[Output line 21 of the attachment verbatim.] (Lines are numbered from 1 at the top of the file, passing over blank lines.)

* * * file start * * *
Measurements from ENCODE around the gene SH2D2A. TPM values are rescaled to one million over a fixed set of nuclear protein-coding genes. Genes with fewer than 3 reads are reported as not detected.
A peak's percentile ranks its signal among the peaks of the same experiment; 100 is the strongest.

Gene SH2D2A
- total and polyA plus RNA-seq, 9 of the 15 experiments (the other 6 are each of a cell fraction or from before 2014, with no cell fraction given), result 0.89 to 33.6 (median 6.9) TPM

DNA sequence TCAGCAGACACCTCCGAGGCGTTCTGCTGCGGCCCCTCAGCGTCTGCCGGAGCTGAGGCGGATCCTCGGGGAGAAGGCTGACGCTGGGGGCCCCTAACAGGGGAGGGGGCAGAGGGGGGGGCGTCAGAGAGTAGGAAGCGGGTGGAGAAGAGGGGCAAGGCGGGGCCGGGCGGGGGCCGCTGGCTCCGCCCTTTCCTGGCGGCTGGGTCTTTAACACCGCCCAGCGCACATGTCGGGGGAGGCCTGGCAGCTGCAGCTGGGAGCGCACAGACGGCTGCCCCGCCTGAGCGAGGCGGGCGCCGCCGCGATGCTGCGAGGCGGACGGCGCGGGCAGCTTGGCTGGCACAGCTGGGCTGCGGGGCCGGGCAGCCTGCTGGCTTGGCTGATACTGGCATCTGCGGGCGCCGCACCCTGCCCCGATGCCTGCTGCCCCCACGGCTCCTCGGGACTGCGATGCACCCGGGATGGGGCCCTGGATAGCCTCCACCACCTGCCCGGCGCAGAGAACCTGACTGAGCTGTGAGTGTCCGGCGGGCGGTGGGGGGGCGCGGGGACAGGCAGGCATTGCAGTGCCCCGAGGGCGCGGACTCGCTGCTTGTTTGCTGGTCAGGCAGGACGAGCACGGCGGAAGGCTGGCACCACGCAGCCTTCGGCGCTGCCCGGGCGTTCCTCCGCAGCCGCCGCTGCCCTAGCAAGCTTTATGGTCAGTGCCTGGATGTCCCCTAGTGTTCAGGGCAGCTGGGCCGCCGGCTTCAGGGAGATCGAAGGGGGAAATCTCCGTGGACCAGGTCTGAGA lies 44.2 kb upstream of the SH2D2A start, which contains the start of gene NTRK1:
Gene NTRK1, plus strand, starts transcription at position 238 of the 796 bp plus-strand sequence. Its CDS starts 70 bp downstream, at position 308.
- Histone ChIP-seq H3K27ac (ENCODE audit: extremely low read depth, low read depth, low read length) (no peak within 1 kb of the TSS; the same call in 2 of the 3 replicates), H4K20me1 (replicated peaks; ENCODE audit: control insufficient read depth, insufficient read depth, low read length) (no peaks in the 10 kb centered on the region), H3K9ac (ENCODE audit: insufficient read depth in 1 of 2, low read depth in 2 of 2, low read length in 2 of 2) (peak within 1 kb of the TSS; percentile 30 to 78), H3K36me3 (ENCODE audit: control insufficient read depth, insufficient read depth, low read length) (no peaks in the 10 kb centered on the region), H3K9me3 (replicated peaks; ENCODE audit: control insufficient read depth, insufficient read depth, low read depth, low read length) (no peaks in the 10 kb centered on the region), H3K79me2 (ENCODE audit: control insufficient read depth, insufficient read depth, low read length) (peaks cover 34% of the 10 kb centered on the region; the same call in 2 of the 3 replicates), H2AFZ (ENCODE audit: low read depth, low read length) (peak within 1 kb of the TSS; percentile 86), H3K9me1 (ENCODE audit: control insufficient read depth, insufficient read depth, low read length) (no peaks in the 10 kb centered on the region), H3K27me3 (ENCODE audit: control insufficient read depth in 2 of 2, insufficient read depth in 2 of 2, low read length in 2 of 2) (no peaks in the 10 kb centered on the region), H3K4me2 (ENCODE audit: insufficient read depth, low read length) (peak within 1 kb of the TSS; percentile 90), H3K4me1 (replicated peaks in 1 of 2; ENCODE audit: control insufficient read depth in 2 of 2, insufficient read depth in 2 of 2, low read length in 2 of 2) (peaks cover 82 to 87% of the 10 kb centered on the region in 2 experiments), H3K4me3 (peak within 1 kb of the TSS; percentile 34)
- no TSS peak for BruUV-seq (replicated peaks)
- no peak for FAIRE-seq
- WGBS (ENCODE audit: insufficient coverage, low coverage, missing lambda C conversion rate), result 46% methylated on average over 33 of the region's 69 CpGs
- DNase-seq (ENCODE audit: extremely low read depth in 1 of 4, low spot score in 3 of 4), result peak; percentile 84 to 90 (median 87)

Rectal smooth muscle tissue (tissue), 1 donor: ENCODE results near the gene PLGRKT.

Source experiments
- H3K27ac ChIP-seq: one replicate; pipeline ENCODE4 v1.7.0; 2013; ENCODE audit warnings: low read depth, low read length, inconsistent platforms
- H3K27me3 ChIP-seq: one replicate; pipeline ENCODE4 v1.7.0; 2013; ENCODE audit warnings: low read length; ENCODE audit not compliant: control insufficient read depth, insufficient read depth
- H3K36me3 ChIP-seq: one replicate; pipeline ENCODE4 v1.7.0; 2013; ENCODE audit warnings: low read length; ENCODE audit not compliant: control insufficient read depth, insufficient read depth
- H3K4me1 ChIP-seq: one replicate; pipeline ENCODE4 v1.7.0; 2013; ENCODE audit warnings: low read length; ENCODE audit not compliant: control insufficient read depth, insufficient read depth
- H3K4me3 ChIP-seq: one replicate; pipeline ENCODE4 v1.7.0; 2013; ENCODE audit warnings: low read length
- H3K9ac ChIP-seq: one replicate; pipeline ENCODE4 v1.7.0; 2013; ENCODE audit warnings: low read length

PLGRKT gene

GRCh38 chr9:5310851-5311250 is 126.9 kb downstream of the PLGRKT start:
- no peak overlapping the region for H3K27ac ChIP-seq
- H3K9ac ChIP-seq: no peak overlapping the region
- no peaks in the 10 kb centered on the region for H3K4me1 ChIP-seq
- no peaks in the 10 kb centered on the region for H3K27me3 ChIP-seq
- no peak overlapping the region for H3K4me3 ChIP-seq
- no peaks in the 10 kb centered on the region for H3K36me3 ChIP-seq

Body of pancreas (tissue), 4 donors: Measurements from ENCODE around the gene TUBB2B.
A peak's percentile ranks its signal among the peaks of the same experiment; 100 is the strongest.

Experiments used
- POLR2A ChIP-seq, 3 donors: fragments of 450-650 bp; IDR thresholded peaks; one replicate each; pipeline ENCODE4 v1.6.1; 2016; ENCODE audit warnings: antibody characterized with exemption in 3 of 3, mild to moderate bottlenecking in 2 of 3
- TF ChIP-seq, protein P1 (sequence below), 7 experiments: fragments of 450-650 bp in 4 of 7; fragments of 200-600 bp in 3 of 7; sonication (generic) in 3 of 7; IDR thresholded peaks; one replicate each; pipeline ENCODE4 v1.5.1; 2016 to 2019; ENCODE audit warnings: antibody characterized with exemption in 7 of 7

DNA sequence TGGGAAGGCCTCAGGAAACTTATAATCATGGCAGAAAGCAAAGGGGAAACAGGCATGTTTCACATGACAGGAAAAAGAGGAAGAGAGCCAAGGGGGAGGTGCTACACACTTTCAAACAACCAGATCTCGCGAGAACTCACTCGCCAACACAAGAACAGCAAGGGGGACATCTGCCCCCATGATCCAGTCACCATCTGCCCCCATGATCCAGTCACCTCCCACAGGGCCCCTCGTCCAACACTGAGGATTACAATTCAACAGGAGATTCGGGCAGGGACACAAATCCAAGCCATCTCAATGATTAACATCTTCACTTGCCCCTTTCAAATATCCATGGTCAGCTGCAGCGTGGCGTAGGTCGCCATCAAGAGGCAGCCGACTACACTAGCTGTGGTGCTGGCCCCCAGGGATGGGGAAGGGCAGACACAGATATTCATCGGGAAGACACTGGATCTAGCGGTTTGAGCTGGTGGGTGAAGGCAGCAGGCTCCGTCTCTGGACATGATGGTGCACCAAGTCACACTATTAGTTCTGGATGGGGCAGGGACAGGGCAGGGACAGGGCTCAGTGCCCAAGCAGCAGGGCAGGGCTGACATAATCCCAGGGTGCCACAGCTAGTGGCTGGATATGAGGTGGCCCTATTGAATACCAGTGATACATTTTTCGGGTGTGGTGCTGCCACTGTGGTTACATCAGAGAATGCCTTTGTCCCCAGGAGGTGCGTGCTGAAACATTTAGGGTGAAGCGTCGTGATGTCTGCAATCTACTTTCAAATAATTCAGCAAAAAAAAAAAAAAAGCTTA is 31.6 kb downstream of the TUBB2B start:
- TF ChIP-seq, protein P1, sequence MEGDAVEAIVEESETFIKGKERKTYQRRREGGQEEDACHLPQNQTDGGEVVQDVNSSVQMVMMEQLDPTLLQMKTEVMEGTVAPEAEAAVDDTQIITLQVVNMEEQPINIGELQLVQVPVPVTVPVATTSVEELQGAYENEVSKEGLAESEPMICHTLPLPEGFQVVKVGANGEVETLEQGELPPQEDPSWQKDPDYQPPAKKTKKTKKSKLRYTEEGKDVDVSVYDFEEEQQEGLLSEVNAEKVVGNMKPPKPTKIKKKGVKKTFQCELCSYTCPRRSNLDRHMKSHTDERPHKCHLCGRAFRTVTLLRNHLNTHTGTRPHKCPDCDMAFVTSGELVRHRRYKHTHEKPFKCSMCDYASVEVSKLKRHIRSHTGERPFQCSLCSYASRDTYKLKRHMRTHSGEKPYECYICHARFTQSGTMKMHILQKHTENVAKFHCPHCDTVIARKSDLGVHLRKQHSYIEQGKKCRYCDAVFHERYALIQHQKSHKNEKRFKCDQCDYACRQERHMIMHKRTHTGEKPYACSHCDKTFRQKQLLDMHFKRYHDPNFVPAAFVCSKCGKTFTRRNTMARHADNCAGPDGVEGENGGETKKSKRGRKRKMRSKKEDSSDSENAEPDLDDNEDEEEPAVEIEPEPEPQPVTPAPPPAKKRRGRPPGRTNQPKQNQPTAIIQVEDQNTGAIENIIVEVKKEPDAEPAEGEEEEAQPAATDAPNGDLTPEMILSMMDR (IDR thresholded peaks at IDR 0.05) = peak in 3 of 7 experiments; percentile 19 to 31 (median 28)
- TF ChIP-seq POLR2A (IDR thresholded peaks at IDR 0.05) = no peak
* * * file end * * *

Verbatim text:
GRCh38 chr9:5310851-5311250 is 126.9 kb downstream of the PLGRKT start: